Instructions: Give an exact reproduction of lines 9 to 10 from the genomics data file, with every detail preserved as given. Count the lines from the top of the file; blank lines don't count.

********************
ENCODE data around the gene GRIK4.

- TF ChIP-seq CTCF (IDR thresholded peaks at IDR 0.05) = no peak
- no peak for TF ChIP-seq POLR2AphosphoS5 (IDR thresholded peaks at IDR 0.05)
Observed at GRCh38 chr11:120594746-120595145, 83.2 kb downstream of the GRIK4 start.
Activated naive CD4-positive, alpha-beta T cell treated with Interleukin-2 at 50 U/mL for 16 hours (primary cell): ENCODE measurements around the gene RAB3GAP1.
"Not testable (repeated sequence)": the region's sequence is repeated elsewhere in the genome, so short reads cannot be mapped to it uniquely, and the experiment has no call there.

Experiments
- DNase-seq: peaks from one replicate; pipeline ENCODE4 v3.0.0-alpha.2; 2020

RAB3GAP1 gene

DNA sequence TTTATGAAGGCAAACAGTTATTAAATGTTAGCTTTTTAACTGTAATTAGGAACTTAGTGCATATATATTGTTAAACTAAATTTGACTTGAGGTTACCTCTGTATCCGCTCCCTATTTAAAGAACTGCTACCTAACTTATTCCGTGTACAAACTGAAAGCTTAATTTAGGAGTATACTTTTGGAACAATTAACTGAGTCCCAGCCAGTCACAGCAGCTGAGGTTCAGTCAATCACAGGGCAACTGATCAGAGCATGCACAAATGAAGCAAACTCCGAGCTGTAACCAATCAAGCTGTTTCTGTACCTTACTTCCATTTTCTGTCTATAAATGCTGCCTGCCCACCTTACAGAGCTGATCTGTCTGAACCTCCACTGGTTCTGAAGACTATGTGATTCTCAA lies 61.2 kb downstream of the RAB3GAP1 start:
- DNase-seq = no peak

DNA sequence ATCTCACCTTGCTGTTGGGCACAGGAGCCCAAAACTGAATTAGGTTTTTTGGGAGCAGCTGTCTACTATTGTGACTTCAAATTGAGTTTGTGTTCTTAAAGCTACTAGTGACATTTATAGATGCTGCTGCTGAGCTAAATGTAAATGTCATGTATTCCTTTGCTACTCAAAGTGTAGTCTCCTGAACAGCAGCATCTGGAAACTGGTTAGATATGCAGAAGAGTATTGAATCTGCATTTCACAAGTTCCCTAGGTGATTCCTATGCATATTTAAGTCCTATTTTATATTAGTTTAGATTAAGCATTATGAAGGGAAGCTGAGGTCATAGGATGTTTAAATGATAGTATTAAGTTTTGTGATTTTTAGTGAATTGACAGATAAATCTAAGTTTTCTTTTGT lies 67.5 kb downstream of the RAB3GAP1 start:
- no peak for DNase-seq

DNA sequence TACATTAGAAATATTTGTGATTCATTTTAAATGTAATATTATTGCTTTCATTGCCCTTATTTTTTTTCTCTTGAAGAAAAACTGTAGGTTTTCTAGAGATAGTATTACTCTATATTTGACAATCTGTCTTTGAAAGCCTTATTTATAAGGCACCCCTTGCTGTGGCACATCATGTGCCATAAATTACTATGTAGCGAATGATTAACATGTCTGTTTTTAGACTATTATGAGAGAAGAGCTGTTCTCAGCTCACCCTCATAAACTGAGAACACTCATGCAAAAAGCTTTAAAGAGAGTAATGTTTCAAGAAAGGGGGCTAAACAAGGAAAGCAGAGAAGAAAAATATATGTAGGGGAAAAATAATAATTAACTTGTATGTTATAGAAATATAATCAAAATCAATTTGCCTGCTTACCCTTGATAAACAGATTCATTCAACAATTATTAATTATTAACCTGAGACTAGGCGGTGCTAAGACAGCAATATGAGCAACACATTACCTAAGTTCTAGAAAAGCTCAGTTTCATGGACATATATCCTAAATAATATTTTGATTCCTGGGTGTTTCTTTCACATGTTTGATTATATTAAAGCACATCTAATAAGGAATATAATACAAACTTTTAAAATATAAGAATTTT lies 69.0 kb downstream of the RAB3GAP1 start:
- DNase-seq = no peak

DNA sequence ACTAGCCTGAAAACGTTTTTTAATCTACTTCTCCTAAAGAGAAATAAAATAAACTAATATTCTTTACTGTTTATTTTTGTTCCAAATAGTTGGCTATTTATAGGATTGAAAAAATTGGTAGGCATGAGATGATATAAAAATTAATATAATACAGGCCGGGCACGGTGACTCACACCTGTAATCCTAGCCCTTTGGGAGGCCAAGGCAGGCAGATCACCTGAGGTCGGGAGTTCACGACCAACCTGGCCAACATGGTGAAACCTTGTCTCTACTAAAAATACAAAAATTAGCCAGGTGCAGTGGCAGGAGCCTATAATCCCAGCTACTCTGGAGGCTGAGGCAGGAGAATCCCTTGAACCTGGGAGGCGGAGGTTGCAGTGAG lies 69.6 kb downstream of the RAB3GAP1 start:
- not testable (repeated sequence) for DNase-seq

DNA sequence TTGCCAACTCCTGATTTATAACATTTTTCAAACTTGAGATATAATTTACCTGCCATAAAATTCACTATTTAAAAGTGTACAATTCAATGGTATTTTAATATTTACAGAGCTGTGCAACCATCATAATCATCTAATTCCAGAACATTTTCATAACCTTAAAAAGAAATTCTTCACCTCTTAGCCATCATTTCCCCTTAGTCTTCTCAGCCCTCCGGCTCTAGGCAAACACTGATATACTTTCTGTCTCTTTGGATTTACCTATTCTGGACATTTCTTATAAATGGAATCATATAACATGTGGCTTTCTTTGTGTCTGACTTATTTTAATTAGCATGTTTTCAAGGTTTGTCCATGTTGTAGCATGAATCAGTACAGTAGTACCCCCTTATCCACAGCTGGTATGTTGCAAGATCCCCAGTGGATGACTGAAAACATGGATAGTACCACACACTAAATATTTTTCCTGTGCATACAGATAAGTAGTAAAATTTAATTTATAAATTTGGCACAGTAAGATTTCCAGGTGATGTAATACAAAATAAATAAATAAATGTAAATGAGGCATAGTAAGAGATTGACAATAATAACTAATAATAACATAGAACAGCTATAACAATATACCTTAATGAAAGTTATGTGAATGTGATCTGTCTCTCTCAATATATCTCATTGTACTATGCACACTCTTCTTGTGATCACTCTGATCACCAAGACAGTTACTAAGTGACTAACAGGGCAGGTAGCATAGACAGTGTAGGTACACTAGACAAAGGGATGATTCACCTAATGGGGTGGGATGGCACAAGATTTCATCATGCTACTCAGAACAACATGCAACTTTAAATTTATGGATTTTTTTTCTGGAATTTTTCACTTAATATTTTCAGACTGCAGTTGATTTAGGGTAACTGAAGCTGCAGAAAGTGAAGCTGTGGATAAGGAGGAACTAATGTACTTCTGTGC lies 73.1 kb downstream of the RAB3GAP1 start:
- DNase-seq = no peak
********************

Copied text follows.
RAB3GAP1 gene

DNA sequence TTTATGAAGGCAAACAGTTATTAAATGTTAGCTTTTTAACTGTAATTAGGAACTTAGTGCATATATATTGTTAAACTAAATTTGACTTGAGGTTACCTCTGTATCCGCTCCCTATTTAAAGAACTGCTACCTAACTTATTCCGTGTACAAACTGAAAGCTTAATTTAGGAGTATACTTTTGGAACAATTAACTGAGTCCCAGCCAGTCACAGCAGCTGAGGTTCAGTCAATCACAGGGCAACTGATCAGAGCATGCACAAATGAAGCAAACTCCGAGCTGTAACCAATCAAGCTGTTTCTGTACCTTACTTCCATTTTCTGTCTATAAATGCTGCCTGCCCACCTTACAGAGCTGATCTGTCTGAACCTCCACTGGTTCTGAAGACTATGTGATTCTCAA lies 61.2 kb downstream of the RAB3GAP1 start: